I’m not usually a big fan of reading biographies. Even of people I admire. The thing is, if you really admire someone, you probably know a fair bit about what they’ve been doing with their life. It stands to reason. Otherwise, what do you admire them for? And, often, before you even start to read a biography, you know how it’s going to end: the main character is going to end up dead. And they don’t even include a spoiler alert on the jacket.
All that aside, I jumped at the chance to read the book Don’t Panic: Douglas Adams and the Hitchhiker’s Guide to the Galaxy written by Neil Gaiman. This is a not a biography of Douglas Adams (arguably one of the most exciting, innovative and quirky writers in the history of ever) No, this is a biography of his idea. It’s a biography of The Hitchhiker’s Guide to the Galaxy, and Douglas Adams’ relationship to and with it. It’s a biography of a thought, a concept, a radio show, a book, a sequel, a sequel’s sequel, a computer game, a TV series, the fourth book in a trilogy, an almost-movie, and the last Hitchhiker’s book that wasn’t. And it was written by Neil Gaiman, one of my favourite authors. How could I resist?
The original version of this book was published in 1988, and titled Don’t Panic: The Official Hitchhiker’s Guide to the Galaxy Companion. It was then reprinted and renamed in 1993. Then, after Adams’ untimely and sudden death in 2001, the book was revisited, rewritten, and republished in 2002. One of the best online reviews of the book that I came across prior to reading it was written in 2004, and sums up the feel of the book perfectly:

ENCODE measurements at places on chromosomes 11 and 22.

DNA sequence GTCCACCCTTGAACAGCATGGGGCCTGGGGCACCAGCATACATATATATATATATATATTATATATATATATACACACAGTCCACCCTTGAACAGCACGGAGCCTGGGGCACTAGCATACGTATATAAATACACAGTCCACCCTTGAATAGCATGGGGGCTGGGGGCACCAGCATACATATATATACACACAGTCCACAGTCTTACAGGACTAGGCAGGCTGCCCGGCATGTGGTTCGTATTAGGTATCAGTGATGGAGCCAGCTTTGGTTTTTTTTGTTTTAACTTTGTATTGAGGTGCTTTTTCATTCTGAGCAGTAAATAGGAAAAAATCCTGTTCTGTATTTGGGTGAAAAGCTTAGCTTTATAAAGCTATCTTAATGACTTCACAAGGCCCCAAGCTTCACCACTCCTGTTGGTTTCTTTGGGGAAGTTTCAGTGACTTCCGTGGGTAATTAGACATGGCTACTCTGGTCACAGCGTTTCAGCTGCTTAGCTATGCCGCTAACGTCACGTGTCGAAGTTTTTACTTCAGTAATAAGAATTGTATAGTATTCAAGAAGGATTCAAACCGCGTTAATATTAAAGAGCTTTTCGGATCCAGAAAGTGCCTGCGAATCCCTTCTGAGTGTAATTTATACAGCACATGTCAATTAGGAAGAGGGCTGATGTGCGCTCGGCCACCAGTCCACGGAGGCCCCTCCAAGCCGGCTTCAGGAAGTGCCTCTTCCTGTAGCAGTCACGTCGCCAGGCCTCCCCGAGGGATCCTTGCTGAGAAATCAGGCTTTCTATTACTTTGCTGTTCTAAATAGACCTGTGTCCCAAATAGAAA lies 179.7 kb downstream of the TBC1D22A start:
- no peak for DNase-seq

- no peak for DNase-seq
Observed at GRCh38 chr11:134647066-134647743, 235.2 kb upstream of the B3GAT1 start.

The book does not feel like a night of solitary reading. It feels as if you casually ran into Neil Gaiman at a pub, bought a round, and giggle like a fangirl over the behind-the-scenes book legends of The Hitchhiker’s Guide. (This is not to assume Neil Gaiman giggles, which I can neither confirm nor deny.)
The book includes interviews, quotes, letters, and anecdotes that really draw the reader into the world of Hitchhiker’s and Douglas Adams. It traces the life of the original idea through the ups and downs, triumphs and tribulations, fame and infamy of its existence. And, even for a “fangirl” like me, it gave me a new and different insight into the life of the author, the book, and the environment that produced the Hitchhiker’s phenomenon.
I came away with an even greater respect for Douglas Adams, as well as the people who had to work with him. (I doubt anyone would have described him as low-maintenance. Genius? Yes. But not low-maintenance.) And I found myself wishing that he had lived long enough to see the massive explosion in the popularity of e-books and e-book readers that we have today, considering that he was writing about a dedicated e-book reader long before they had even been considered.
Read it. You know you want it.
***** SPOILER ALERT *****
Douglas Adams dies at the end, but the main character (that is, The Hitchhiker’s Guide to the Galaxy) is still going strong. Did you know that you can play the Hitchhiker’s game online? Tastes just like the original, but now with added graphics.